Here are some ideas for treats that really do have a net positive effect:

  • Get some really special tea and a nice little teapot.  I think those teapots that sit on top of the teacup are quite fun!  I once received a selection box of fruit and herbal teas, which was exciting even though I’m not massively keen on tea – lots of teas have health benefits too.  Instead of an unhealthy drink, make yourself a fancy tea in your special teapot and take some time to savour it. 
  • Get yourself a fancy candle in a pot and only light it when you’ve been good and are going to enjoy some ‘me time’.  Incorporate a meditation session for extra positive vibes! 
  • Get yourself a puzzle book (Sudoku, crosswords, spot-the-difference, etc.) and give yourself half an hour to enjoy solving some of them! 
  • Get yourself a jigsaw and take some time out to do that when you need a reward.
  • Do a nice foot soak with scented salts or bubble bath – this is good for people with interstitial cystitis who aren’t able to use fragranced products in the bath. 
  • Read, draw, paint, colour, sew, knit, crochet, do woodwork, play with building bricks – do whatever you enjoy for a little while. 
  • Meet a friend and don’t eat junk food with them!

Go ahead and make your own list of positive things you could do to treat yourself.  You’ll notice that on the list above I didn’t include any expensive treats, but if you have a bit more disposable income to spare, you could also consider things like: 

  • Getting a facial or manicure
  • Buying yourself some flowers
  • Buying yourself some nice perfume or aftershave
  • Going to a restaurant that serves very healthy food
  • Starting lessons in something like singing, dancing, golf or horse riding

One thing I would caution against is routinely using shopping as a reward.  If you frequently buy yourself clothes, household items, handbags, cars, or material things to get a rush of reward, this can easily turn into a trick situation.  Things like puzzle books and candles do last quite a while, so they bring a lot of treat for a small investment, but be careful not to regularly buy items where the investment is large and the reward doesn’t last long. 

Now that we’ve thought differently about treats, we might as well do the same for tricks.  I realise that sometimes it can feel like a punishment going without things like alcohol, cakes, coffee, or takeaway food.  The kinds of events where those things are on offer can also feel less like a social outing and more like a test of willpower than they used to.  Sometimes we miss our old life and how much easier things seemed when we could eat anything anywhere!  Let’s take a moment to examine this more closely though. 

If you adhere to a strict diet and lifestyle to manage chronic health symptoms, chances are this will have a knock-on effect on your health in general.  As you reduce your consumption of sugary foods, alcohol and processed food, so you reduce your risk factors for things like type 2 diabetes, heart disease and cancer.  As you incorporate more fruit, vegetables, quality meat, and home cooked meals into your life, you might find that your skin looks better, your moods become more stable, or you succumb to colds and infections less frequently.  As spending time in pubs, cafes and restaurants loses some of its appeal, you might naturally spend more time walking, meditating, exercising, gardening, or pursuing hobbies.  This could bring a greater sense of mental wellbeing, or facilitate unexpected achievements.  If a chronic health condition forces you to consistently eat healthily and perhaps carry out particular exercises, you will find it easier to maintain a healthy body weight.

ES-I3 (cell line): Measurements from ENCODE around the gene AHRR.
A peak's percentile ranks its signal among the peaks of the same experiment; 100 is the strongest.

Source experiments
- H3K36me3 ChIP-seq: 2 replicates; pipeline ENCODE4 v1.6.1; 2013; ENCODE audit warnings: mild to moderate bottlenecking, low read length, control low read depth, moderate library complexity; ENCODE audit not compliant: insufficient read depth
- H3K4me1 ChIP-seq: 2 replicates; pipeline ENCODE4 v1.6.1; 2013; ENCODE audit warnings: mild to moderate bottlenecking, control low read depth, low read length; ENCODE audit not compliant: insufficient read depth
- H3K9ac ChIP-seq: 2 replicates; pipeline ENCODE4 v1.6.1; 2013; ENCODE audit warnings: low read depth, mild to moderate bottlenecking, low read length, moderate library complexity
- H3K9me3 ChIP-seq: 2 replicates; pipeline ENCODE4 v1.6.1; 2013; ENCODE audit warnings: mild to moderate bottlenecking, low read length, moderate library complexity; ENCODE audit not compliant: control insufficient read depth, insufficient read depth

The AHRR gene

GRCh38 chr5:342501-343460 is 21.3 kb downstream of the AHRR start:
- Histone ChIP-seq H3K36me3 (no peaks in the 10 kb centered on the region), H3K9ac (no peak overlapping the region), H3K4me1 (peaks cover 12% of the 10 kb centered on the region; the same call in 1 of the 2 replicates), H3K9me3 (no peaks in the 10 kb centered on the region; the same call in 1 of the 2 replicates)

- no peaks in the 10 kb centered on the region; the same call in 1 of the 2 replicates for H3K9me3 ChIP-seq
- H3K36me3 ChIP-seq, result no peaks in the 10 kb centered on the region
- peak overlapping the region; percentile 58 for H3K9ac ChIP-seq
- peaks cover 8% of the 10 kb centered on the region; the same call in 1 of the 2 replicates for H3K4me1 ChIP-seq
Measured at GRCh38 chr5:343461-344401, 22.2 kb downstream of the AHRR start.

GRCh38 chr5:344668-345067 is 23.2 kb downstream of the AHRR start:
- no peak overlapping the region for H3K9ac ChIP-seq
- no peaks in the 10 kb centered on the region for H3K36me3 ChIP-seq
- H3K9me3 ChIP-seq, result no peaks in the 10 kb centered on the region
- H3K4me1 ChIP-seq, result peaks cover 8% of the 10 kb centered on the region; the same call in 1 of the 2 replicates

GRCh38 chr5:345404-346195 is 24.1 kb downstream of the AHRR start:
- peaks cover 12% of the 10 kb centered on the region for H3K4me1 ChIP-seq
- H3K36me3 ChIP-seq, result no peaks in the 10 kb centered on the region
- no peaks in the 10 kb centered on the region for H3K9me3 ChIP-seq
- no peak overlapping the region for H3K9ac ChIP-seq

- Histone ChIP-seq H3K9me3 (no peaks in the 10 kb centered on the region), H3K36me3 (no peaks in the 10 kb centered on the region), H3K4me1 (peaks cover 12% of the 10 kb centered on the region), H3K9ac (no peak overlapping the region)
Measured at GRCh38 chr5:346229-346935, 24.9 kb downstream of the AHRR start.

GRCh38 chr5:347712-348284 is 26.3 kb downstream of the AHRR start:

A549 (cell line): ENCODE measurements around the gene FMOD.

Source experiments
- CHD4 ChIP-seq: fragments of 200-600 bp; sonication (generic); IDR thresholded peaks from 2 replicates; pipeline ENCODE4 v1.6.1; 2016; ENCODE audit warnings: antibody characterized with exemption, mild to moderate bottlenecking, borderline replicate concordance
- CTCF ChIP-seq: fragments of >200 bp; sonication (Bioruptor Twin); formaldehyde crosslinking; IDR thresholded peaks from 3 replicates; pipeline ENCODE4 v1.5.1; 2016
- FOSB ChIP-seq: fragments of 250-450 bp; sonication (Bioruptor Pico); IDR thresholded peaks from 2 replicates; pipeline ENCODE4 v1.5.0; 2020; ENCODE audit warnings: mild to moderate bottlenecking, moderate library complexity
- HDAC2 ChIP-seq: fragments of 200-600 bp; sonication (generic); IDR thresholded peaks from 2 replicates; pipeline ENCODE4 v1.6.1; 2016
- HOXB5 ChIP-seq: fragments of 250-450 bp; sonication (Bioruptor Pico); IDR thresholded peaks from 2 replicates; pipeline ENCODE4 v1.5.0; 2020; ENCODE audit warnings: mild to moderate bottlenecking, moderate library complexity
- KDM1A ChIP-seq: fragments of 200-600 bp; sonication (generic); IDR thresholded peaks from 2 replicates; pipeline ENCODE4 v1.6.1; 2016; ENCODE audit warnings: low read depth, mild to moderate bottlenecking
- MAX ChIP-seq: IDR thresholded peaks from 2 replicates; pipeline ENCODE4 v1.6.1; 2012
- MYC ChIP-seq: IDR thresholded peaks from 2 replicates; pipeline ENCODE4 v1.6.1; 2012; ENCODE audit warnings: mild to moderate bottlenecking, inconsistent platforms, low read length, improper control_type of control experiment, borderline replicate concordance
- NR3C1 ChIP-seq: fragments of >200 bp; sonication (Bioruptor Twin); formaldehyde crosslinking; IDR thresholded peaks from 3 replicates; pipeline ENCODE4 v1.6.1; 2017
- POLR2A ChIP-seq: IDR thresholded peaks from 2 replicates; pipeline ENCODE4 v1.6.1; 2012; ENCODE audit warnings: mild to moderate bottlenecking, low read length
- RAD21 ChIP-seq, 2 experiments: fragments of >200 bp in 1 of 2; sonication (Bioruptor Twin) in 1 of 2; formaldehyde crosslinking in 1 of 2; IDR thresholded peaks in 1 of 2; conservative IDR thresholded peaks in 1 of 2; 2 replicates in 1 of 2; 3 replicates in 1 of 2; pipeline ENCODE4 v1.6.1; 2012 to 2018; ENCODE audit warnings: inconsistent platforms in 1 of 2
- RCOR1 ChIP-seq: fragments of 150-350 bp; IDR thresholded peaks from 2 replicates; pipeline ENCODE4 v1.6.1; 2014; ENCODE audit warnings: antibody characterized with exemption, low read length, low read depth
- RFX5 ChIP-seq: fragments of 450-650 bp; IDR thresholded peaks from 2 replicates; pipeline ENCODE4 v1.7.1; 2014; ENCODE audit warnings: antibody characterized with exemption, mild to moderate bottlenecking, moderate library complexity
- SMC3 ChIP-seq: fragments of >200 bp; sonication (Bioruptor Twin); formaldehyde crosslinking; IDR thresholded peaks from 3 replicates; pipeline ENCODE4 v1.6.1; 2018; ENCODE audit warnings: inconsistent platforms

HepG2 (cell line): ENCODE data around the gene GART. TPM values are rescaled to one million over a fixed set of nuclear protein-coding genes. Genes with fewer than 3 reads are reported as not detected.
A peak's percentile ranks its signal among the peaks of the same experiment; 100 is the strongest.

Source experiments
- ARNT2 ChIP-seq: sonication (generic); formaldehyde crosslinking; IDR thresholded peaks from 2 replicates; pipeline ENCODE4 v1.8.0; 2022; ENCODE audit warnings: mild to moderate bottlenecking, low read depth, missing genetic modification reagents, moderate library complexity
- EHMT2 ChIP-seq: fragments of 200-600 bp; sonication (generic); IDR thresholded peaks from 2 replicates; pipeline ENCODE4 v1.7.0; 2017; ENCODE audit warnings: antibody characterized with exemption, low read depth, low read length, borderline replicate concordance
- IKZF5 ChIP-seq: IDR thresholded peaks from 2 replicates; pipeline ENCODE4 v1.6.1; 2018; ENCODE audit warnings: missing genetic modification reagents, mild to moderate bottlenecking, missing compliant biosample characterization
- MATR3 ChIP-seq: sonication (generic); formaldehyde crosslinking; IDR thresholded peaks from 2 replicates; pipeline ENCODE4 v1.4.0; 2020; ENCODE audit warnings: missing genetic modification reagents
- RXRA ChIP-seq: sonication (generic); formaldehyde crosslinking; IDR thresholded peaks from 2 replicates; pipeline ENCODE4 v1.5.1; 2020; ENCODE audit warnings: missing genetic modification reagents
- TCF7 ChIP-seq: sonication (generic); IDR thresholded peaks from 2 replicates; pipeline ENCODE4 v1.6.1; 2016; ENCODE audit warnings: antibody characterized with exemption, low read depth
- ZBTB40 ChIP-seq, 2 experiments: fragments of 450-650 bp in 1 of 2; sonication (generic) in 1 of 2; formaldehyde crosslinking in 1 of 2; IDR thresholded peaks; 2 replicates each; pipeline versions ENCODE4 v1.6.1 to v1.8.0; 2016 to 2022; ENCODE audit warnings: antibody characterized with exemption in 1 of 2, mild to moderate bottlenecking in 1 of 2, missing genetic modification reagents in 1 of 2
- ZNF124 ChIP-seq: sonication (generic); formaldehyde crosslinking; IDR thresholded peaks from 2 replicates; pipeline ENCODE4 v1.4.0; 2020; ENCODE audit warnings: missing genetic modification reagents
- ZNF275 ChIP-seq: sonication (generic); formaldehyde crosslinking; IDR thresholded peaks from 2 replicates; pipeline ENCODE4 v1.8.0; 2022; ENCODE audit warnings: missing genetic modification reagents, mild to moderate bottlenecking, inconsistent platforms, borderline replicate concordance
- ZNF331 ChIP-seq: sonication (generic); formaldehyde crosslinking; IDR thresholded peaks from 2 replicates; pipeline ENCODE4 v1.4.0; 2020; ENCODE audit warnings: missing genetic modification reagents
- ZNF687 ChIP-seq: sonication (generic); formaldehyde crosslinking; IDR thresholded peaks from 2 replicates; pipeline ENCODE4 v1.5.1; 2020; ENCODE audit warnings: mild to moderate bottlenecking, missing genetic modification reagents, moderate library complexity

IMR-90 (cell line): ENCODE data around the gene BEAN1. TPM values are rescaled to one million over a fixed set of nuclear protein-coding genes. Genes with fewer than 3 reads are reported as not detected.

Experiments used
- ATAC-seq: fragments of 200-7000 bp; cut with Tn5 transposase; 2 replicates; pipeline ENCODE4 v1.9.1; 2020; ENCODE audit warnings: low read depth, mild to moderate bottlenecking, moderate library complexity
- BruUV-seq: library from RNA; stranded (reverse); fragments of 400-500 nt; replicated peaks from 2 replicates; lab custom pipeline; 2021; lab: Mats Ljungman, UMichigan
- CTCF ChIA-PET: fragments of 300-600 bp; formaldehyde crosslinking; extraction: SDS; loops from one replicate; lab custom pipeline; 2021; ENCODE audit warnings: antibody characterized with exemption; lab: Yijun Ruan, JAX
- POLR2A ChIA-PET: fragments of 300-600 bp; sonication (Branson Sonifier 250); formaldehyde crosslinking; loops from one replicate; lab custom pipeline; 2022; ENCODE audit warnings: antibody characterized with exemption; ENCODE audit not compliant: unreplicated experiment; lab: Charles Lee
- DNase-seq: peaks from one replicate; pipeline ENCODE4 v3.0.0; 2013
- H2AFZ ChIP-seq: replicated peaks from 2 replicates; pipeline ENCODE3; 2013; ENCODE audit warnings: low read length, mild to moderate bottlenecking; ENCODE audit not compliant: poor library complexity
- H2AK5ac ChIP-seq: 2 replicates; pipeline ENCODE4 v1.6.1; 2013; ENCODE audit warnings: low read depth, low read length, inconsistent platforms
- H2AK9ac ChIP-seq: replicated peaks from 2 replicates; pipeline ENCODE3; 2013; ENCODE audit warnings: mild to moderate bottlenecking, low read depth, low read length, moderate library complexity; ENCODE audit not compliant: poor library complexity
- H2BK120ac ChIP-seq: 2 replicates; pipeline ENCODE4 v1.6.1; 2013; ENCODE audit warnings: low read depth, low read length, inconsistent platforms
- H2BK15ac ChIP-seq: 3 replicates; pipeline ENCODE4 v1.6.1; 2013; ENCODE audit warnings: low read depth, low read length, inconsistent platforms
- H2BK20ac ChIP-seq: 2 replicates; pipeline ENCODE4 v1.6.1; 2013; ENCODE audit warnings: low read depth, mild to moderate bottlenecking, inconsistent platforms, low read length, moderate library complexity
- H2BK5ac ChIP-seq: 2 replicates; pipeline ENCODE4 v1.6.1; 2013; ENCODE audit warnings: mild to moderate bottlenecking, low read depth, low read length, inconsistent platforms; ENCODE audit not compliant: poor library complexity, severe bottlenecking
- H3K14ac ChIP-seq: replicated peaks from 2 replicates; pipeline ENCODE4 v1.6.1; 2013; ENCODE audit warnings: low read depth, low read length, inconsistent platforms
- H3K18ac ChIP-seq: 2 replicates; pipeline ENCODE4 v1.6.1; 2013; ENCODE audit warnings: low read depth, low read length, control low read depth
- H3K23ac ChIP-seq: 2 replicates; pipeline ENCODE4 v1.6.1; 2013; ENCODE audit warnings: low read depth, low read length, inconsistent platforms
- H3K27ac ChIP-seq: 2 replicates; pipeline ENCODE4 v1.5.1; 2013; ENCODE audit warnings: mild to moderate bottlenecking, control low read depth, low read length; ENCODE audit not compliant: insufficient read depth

It took a long time for me to feel this way, but I actually consider myself very lucky that my body takes such a zero-tolerance approach to me eating badly, because I don’t have to rely on willpower alone to keep me in shape and reasonably healthy!  I’m less robust than I’d like to be, but much more robust than I used to be and I’m sure as I get older the gap in general health between myself and others of my age bracket will start to widen.  Yes, I have health issues that require ongoing management, but this management doesn’t just keep one set of symptoms at bay – it supports vitality in general.  I’m not saying I never get ill, but I certainly don’t get four or five colds a year, or endless ear infections, like I used to in the worst of my younger years.  In this way, the sometimes tedious routines that I follow and the sacrifices I make to maintain my health are not tricks after all – they are treats! 

Why don’t you make a list of some of the things you do or don’t do that sometimes feel tedious and consider some of the less obvious ways they contribute positively to your life?  Maybe they mean you never lose Sunday to a hangover, help you to save money, taught you to be a great cook, or mean you learned to do the splits at 60!  Get creative and think of both short term and long term effects. 

Right, well I think I have squeezed all that I can out of the Trick or Treat theme for now!  I hope you will have found it thought provoking and I wish you a very happy Halloween!